A Guide To Help You Play Better Jazz Piano

Ron Drotos

History and overview:
“Django” is perhaps the most famous composition by John Lewis, the pianist and composer who led The Modern Jazz Quartet. He recorded “Django” many times, beginning in 1956, finding new layers of emotion and musical ideas each time.

Here are some recommended recordings/videos:
(for international readers who may not have access to these YouTube links, I’ve indicated the original album names wherever possible so you can listen to them on music streaming services, etc.)

The Modern Jazz Quartet In London

John Lewis: Improvised Meditations & Excursions

Gunther Schuller, “Third Stream”

John Lewis: Montreux, 2000 (video)

This is an astonishing performance! Lewis was 80 years old at the time, and this performance shows us what’s possible when a musician keeps revisiting and reimagining a tune over the course of decades. In turns playful and introspective, this version incorporates classical influences, old-time stride piano, and more; all in 4 minutes and 29 seconds!

Musical ideas and jazz piano practice tips:
Composer/pianist John Lewis spent much of his career bringing his love of classical music and jazz together in many ways. He sometimes did this by creating jazz arrangements of Bach. At other times he wrote original pieces, such as “Concorde,” that utilized Bach-like contrapuntal techniques. Sometimes he approached playing jazz standards as if they were classical pieces, focusing on conveying a deep emotion with classical-style chords and inner voice motion rather than using a primarily jazz harmonic vocabulary or rhythmic feel.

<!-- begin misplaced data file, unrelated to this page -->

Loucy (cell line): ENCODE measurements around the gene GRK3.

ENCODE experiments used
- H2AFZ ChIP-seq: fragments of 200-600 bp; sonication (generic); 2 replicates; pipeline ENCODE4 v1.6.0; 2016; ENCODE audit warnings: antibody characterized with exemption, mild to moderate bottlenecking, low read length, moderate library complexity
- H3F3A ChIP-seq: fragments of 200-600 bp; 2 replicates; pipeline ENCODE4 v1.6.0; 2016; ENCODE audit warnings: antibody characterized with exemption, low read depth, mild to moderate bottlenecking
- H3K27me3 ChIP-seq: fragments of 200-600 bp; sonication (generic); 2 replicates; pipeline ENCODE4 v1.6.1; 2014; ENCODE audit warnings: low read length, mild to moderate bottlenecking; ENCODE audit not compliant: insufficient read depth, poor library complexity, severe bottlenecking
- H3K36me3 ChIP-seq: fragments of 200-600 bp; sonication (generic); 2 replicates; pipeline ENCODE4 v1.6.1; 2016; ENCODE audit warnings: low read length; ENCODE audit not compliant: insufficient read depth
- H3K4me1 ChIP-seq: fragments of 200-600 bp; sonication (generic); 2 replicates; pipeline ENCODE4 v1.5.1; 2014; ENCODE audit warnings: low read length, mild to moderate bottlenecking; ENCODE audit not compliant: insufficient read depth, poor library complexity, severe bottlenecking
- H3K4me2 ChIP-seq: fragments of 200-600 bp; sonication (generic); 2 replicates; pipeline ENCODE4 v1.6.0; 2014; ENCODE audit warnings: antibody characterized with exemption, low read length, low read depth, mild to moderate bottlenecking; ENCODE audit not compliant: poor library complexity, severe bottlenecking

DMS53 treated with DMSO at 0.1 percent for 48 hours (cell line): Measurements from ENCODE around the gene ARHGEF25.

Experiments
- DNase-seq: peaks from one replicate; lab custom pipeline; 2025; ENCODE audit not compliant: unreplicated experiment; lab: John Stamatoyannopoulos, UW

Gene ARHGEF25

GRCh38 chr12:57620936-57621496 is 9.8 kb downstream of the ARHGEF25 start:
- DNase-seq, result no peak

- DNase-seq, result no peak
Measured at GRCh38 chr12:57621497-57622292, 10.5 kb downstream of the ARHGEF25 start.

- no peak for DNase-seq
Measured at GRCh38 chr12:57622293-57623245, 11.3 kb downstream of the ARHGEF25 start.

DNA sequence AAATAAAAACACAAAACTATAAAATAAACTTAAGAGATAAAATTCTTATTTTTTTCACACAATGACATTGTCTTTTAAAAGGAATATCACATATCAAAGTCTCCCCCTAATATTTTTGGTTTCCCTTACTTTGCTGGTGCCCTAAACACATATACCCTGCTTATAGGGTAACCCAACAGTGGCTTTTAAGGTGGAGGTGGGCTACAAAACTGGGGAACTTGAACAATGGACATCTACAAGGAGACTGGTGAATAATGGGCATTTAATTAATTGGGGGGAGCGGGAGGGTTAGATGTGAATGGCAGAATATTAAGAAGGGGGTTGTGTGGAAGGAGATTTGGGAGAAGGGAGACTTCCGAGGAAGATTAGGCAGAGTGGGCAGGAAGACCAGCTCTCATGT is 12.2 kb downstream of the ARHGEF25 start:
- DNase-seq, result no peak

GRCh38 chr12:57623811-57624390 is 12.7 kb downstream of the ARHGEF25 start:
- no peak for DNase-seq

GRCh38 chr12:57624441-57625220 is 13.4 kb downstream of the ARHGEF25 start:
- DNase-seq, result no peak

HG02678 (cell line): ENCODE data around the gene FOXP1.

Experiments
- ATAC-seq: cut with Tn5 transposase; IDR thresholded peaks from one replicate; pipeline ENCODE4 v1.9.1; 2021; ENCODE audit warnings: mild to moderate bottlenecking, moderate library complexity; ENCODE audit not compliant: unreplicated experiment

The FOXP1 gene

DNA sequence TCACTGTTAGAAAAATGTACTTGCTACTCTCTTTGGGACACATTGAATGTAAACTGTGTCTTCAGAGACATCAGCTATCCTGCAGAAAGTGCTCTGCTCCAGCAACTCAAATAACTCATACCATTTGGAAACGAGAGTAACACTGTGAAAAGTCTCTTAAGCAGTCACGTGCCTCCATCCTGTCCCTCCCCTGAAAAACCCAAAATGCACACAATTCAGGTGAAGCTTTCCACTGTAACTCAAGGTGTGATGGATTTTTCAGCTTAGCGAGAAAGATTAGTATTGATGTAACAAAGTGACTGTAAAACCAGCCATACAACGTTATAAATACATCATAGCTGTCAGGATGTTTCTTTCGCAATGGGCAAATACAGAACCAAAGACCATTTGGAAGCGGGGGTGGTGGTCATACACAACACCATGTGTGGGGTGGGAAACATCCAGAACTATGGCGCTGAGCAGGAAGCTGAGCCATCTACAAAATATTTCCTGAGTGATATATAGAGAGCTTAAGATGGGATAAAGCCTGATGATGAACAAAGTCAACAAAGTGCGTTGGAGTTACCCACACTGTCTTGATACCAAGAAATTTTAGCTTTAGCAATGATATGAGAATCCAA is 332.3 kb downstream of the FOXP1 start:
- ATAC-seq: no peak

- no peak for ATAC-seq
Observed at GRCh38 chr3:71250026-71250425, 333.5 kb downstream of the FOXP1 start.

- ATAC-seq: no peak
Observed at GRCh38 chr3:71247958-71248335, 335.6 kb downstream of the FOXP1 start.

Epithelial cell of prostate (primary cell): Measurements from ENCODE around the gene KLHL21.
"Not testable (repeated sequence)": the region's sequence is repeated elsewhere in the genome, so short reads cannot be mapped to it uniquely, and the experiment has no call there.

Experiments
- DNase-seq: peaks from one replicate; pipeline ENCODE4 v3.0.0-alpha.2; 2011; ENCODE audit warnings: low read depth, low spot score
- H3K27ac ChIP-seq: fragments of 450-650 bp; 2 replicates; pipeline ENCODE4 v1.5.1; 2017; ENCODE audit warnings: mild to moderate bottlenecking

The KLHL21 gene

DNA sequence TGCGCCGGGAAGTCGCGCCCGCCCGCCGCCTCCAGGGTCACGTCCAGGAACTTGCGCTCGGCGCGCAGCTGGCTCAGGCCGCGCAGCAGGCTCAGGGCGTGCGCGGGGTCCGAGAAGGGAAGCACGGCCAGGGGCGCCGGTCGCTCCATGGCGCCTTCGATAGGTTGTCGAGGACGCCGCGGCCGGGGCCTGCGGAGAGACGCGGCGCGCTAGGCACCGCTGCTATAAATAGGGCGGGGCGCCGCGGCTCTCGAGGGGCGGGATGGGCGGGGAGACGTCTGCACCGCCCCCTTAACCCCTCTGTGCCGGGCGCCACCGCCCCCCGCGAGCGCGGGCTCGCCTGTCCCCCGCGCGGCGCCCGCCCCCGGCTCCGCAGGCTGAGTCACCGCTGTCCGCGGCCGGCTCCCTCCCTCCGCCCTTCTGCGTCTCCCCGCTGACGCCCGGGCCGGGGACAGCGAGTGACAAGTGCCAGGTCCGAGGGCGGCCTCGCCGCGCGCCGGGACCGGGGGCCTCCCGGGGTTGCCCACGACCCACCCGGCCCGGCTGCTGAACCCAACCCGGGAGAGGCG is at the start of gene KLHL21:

“Django” is very tightly constructed, using just one primary motif, much the same way that Bach, Chopin, or, for that matter, a motivic-oriented jazz composer like Wayne Shorter would. John Lewis was one of the pioneers of this approach, and “Django” shows us how the use and transformation of a short melodic phrase can be highly expressive instead of limiting. As you play through the ballad, listen to how the 2-bar phrase sounds fresh each time, and how our perception of it is colored by the harmony that accompanies it at every turn.

Enjoy the journey, and “let the music flow!”

Further links and resources:

Django: Journey Through The Real Book #93

John Lewis on Marian McPartland’s Piano Jazz radio show
Interview, solo piano performances, and duets with McPartland

“Inside information” from jazz piano legend John Lewis

How To Learn Jazz Piano
A podcast to help you learn jazz piano more effectively

Jazz Piano Video Course
This extensive, well-sequenced video course will get you playing jazz standards with a sense of flow and fluency.

Jazz Piano Lessons via Skype
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